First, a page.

Interinstitutional Center for the Diffusion of Publications in the Human Sciences
Created in 1981 with the support and at the request of the Ministry of National Education, the CID’s primary goal is to ensure the promotion and the sale of works published in the areas of higher education and research throughout the bookstore’s network.
It currently brings together 17 university presses or institutional publishers.
To reach its objective, the CID has created a unique formula that combines the traditional tools of the diffuser-distributor and the tools specific to promoting highly specialized scientific publications.
A Commercial Approach at the Service of Academic Publishing
While it attempts to maintain a commercial approach, the CID has not lost sight of its primary objective: promote research works, something that cannot be done by the private publishing houses and distributors. Thanks to the support of the Maison des Sciences de l’Homme, the center is in a position to carry out its activity without having to be immediately profitable, an aspect that generally pushes other publishers and editors towards collections that may be more “lucrative.”
For this reason, the center is especially adapted to the production and means of the publishers it represents: they may be small or mid-sized developing structures having already compiled a representative catalogue with great potential but which often have restricted budgets, or even established publishing services that have a rigorous editorial policy and which are focused on publications that are sometimes difficult to diffuse, but which have excellent scientific content.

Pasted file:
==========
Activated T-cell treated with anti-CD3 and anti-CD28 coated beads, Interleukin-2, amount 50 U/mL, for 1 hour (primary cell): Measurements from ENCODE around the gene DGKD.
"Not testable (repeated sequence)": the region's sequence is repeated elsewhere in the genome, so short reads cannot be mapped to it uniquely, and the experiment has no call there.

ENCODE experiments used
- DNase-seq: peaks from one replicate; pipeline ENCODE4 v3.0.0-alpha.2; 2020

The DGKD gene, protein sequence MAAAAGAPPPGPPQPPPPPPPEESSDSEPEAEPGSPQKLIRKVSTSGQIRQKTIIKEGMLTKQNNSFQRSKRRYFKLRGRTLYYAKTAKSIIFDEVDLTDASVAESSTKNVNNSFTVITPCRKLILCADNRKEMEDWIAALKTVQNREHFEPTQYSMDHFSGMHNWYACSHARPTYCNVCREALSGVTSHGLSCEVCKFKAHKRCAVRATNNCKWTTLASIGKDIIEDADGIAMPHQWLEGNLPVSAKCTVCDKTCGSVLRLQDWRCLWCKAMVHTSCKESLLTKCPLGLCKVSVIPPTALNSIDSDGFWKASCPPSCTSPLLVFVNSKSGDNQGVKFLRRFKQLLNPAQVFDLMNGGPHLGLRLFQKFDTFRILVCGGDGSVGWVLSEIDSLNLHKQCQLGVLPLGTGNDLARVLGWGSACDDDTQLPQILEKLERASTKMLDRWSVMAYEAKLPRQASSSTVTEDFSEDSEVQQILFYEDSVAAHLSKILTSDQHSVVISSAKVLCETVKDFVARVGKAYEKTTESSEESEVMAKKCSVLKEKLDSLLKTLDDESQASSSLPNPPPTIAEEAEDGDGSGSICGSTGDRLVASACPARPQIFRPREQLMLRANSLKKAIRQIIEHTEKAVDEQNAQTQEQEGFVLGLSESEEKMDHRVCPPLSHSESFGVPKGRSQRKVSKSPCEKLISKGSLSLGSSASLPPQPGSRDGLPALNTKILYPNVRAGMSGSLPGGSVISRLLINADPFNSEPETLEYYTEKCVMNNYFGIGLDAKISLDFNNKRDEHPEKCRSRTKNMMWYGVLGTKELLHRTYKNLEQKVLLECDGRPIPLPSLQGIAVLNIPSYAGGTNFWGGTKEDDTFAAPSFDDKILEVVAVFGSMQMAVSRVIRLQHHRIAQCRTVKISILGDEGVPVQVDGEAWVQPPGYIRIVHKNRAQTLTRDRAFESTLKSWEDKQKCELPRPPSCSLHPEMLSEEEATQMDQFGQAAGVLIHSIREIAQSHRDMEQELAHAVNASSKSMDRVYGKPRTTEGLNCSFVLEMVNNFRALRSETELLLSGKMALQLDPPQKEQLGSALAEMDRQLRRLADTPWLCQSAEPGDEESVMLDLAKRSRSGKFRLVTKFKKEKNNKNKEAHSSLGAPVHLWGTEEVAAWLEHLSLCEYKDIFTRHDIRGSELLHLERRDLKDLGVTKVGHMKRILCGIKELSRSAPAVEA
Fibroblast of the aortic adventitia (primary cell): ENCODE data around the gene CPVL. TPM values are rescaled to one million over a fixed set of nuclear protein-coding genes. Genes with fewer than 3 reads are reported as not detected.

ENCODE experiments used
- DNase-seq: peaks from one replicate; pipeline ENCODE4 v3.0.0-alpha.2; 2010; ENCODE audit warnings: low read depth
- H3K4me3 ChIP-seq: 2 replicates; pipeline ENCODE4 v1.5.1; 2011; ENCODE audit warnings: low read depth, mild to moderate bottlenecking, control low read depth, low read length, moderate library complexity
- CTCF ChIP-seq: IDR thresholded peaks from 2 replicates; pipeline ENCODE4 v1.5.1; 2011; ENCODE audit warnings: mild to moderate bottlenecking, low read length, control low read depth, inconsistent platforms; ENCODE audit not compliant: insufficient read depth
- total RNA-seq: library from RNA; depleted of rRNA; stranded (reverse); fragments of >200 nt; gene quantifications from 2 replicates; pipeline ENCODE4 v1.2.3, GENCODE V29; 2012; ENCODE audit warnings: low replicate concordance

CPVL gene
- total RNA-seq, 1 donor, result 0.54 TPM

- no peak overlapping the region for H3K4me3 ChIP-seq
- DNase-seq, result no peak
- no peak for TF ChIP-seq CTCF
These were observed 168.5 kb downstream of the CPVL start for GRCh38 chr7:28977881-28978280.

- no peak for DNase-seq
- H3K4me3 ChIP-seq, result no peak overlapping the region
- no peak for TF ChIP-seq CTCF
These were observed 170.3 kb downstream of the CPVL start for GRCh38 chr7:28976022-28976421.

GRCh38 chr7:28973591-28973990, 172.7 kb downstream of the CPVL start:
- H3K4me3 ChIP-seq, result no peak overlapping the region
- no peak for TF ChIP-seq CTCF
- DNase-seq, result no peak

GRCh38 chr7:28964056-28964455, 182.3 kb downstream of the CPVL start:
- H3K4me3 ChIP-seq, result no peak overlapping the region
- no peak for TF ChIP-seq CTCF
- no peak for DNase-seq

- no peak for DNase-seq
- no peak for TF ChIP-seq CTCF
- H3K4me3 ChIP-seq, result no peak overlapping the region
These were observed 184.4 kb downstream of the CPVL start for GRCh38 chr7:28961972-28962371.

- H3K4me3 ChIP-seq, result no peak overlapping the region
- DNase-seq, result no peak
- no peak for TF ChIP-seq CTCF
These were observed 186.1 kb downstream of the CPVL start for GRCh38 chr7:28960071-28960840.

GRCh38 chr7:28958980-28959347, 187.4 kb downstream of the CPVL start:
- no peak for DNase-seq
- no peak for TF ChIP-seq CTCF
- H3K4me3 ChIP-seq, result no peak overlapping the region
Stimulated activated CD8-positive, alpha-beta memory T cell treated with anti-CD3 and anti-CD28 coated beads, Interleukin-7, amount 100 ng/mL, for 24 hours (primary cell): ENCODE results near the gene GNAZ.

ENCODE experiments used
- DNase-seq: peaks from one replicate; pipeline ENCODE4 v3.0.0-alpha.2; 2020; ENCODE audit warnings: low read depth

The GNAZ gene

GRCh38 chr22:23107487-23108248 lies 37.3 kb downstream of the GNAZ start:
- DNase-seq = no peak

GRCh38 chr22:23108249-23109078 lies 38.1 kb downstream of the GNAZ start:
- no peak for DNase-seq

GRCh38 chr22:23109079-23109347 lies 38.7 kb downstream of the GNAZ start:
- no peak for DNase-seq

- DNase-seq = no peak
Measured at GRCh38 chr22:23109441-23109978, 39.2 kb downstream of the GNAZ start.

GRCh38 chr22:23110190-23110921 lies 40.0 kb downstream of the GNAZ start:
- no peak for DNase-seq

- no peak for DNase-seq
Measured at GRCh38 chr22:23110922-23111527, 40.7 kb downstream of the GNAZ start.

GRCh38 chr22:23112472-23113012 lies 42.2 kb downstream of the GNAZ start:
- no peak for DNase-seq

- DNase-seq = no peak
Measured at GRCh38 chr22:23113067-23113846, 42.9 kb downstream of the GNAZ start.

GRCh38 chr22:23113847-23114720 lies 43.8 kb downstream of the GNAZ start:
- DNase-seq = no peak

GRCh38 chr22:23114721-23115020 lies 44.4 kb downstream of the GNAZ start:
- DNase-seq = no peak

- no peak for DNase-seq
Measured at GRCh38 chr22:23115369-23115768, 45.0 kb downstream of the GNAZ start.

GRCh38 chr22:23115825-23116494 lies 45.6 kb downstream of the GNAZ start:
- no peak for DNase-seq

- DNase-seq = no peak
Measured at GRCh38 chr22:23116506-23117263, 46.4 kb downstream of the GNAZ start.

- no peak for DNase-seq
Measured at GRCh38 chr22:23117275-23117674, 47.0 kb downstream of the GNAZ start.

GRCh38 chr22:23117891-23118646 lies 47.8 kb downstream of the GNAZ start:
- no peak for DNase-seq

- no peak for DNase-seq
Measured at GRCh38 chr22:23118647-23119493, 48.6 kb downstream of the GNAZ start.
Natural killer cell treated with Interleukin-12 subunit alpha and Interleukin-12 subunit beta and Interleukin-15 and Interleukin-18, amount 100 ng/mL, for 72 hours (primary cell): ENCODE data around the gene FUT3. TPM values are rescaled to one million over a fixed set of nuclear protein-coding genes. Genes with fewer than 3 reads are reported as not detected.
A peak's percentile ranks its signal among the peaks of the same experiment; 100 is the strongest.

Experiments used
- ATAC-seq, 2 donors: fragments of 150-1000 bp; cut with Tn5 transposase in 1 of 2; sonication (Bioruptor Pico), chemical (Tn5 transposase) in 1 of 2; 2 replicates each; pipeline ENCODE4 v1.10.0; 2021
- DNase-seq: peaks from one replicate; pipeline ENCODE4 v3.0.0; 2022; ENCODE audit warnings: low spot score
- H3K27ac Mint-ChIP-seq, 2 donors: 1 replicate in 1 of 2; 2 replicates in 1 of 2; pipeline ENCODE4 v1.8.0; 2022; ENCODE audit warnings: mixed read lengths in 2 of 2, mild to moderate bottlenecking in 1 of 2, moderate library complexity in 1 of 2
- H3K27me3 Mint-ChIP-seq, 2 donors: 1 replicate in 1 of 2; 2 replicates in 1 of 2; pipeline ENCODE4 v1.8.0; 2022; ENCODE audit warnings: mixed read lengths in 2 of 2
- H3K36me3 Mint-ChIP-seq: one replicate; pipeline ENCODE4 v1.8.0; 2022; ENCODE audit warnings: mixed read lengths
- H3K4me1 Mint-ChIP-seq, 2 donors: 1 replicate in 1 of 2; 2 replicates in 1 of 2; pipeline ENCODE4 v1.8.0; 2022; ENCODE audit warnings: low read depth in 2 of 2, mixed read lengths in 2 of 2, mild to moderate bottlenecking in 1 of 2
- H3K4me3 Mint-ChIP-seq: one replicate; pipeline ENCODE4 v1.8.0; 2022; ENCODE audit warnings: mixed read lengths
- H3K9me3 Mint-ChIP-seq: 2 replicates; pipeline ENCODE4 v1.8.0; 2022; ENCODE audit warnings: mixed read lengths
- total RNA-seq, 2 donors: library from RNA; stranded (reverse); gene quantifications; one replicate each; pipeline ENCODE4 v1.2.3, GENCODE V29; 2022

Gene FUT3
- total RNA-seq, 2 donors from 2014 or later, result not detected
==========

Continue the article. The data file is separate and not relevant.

The CID is meeting this challenge by fully combining diffusion and distribution, two complimentary activities that follow very different logics. While a representative can realistically only promote a limited number of works per year, distribution sectors have recently acquired some major industrial structures. The objective of such structures is to follow a scale economy logic, but also to meet the rapidly growing demand for French publications.
While this demand presents many advantages for large publishing houses, it is extremely unfavorable to the existence of small specialized publishers. It seeks to ensure rapid rotation, standard formats, reduced storage costs, and hence to keep books alive the shortest amount of time possible. It does not encourage deposits or other custom methods.
This is why the CID is both a diffuser and a distributor. It ensures quality service by combining these two activities, a guarantee that the publishers it represents remain independent.